Isn’t an accidental death, an accident?  Isn’t that the point of this story?  Why should any blame be apportioned to the victim when it has already been determined that it’s a strong possibility that the escalator in question might have some unattended service issues.  But I’m not going to blame the escalator or the maintenance crew for that escalator, and I’m certainly not going to blame the decedent.

Maurecio Bell was a victim who did not deserve to die in this manner and should not have had his character besmirched in the process. First and foremost, Maurecio was a human being; one of Earth’s short-lived inhabitants.

Rest in peace Mr. Bell.  I’m sorry your life ended at such a young age.

What defines you?

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Your unemployment status?

Your loneliness?

Your illness?

Your, ___________ fill in the blank?

I learned something today for the umpteenth time and it came from someone who died two days ago at the age of 54 as a result of a 14-year battle with benign, but aggressive, meningioma brain tumors.  Kathi Goertzen underwent numerous surgeries; endured countless chemotherapy and radiation treatments; and sought out additional therapies in other countries.  But these tumors mercilessly came back again, and again, and again.  Nerves in her face were destroyed making it difficult for her to speak as clearly as she wished.  Similar nerve impairment gradually affected her ability to swallow, and therefore, eat.  And what makes all of those symptoms more notable, is that Kathi was the consummate news anchor at a Seattle ABC affiliate, Komo4 News.  Kathi was on camera for over thirty years and even when she was no longer able to sit at the anchor desk, Kathi powered through as a field reporter both in the United States and abroad.

Giving up was not in Kathi Goertzen’s DNA.  It became obvious to all of us – and I never personally met her, she was simply one of the news anchors I admired the most – that Kathi virtually defined the word “tenacious.”  Throughout the years, Ms. Goertzen spent countless days in the intensive care unit (ICU) of local hospitals with her husband, two daughters, parents & siblings, and her Komo4 News family standing by her as the most supportive cheerleading team of its kind.  And once she got over that bump in the road, she carried on in her media career, and as an extraordinary wife and mother – the latter which she considered her most important roles in life.  A recent video tribute to Kathi, which can be found at the Komo4 News link, shows interviews with Kathi in which she said that she didn’t want people to feel sorry for her; she didn’t want all the attention that this unfortunate condition drew to her.  And then there was this statement, paraphrased from the video tribute:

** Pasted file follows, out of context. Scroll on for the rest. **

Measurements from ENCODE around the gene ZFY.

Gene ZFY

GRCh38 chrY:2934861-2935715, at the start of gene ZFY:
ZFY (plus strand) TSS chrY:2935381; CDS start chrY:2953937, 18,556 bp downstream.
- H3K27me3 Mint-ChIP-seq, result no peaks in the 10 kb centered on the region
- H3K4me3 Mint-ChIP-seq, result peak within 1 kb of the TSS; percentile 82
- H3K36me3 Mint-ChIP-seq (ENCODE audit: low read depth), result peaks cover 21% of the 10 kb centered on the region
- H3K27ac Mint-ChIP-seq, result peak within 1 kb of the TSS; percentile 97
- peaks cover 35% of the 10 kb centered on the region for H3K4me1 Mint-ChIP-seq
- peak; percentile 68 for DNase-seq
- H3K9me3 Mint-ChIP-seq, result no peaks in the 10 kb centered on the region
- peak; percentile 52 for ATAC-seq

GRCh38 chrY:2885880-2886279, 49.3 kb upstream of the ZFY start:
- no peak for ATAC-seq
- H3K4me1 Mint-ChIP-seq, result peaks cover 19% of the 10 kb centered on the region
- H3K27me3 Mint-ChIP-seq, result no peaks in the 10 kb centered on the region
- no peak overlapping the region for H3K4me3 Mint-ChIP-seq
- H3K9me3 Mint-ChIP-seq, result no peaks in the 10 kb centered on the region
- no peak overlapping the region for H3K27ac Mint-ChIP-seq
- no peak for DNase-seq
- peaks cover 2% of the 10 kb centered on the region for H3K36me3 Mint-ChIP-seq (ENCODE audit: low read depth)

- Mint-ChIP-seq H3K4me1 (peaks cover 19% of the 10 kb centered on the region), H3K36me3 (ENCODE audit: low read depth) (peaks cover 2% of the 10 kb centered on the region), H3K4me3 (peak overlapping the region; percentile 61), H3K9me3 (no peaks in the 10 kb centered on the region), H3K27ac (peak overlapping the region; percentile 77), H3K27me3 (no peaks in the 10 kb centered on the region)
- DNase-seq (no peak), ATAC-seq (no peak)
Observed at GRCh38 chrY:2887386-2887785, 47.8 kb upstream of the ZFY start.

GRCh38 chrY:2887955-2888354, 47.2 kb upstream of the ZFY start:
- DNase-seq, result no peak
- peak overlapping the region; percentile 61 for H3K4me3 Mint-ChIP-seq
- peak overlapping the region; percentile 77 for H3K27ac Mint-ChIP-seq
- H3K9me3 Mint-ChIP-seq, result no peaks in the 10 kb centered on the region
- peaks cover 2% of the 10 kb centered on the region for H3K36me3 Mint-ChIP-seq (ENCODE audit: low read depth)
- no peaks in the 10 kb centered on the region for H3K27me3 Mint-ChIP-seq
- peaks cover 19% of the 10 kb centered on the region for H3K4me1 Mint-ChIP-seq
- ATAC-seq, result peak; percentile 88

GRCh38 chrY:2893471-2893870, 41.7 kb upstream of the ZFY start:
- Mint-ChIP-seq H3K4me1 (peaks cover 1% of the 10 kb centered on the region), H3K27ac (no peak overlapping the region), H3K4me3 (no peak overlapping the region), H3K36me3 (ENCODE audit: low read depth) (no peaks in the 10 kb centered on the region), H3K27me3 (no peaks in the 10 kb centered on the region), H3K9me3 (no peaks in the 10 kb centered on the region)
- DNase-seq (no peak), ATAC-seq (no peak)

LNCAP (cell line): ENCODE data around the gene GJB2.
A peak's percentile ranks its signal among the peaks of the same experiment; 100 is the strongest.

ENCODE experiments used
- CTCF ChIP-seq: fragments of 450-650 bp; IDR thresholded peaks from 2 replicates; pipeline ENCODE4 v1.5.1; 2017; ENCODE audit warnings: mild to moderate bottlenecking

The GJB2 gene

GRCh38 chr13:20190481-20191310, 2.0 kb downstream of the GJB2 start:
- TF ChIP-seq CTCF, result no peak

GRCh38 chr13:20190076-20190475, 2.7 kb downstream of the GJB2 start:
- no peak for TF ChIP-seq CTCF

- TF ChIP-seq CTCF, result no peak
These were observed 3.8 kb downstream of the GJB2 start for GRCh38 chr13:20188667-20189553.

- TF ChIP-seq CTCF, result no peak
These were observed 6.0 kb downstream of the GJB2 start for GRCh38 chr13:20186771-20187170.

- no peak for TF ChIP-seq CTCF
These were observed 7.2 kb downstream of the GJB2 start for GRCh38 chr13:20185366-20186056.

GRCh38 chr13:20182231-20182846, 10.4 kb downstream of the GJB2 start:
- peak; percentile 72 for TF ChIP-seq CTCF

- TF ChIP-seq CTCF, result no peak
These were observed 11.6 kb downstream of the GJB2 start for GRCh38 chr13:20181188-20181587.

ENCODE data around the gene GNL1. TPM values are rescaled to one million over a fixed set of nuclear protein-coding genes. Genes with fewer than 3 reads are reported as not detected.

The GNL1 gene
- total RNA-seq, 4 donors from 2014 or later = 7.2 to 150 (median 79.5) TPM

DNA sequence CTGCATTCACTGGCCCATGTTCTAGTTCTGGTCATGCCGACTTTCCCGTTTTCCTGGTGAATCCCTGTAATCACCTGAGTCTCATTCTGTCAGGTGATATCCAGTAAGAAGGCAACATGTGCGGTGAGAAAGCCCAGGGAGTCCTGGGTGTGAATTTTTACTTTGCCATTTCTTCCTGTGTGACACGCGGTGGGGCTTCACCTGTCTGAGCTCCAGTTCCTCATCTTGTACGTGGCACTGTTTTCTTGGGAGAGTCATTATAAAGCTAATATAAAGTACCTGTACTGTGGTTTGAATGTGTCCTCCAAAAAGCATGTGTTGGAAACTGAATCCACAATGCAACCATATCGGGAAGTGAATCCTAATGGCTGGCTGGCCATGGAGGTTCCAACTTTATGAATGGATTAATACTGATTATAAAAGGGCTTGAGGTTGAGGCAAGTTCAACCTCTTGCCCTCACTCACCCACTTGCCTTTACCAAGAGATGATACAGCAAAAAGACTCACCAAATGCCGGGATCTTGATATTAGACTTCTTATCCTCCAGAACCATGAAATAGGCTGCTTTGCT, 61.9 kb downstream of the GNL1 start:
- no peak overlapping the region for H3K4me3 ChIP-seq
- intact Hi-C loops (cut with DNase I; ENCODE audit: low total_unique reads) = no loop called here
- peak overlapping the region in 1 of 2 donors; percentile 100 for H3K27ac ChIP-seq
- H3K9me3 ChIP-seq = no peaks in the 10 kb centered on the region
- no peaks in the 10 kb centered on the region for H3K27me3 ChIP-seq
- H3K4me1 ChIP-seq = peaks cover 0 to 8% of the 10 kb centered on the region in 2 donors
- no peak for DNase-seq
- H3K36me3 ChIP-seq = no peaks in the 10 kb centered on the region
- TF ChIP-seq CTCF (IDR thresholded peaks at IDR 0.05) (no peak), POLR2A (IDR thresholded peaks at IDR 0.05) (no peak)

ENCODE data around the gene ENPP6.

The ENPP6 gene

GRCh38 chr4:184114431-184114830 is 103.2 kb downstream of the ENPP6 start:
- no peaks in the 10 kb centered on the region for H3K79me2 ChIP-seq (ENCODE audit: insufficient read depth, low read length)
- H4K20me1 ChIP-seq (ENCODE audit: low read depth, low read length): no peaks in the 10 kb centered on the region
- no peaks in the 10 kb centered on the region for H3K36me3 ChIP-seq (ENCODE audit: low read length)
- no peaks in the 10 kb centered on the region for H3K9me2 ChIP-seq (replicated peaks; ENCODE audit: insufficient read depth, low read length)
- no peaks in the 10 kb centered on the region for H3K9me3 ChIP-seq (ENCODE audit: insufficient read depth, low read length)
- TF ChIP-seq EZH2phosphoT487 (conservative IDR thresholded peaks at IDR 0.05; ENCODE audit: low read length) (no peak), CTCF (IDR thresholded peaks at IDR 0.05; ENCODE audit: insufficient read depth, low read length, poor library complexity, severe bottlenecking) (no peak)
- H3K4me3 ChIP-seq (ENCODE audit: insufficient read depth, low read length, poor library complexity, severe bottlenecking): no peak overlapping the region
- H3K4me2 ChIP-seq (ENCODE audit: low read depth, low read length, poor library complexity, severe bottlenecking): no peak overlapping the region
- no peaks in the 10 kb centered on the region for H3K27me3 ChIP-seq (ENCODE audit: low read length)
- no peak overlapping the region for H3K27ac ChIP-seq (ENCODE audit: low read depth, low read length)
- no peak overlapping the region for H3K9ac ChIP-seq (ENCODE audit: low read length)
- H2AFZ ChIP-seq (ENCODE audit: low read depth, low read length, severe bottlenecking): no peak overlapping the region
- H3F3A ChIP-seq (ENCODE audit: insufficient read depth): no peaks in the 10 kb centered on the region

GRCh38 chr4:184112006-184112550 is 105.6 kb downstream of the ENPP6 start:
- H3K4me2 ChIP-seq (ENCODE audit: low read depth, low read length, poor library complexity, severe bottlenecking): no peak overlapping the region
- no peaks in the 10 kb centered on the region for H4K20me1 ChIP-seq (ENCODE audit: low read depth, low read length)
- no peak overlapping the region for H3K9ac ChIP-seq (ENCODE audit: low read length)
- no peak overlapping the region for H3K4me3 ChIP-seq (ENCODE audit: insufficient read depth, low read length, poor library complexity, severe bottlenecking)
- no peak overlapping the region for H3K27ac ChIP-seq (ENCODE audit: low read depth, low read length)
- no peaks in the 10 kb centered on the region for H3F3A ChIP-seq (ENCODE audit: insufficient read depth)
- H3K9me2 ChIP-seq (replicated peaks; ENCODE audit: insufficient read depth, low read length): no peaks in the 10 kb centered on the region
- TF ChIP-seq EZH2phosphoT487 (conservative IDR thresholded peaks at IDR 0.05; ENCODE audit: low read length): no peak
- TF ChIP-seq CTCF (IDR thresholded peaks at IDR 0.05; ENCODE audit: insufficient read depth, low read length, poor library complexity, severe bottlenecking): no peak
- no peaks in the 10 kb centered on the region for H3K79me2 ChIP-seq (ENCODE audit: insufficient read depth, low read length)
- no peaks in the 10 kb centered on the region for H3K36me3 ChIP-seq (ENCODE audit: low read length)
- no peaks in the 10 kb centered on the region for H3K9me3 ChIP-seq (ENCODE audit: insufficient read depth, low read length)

These tumors don’t define me.  I won’t let them!

I immediately thought of the many times I let hardships and circumstances define who I am.  Oh, it’s so easy to give in to the tendency to feel sorry for ourselves isn’t it?  To pay more attention to the bad than the good.  It’s scandalous to think that in my several decades of life I have given the hardship (whether it be chronic pain, relationships, job struggles and the like) the upper hand, thereby giving power to that which should have never been given purchase in my life.

Thank you Kathi for getting through to me on this very important issue: circumstances don’t define me, I’ve only ALLOWED them to do so.

Kathi Goertzen Foundation raises research funds to find cures for brain cancers and tumors. .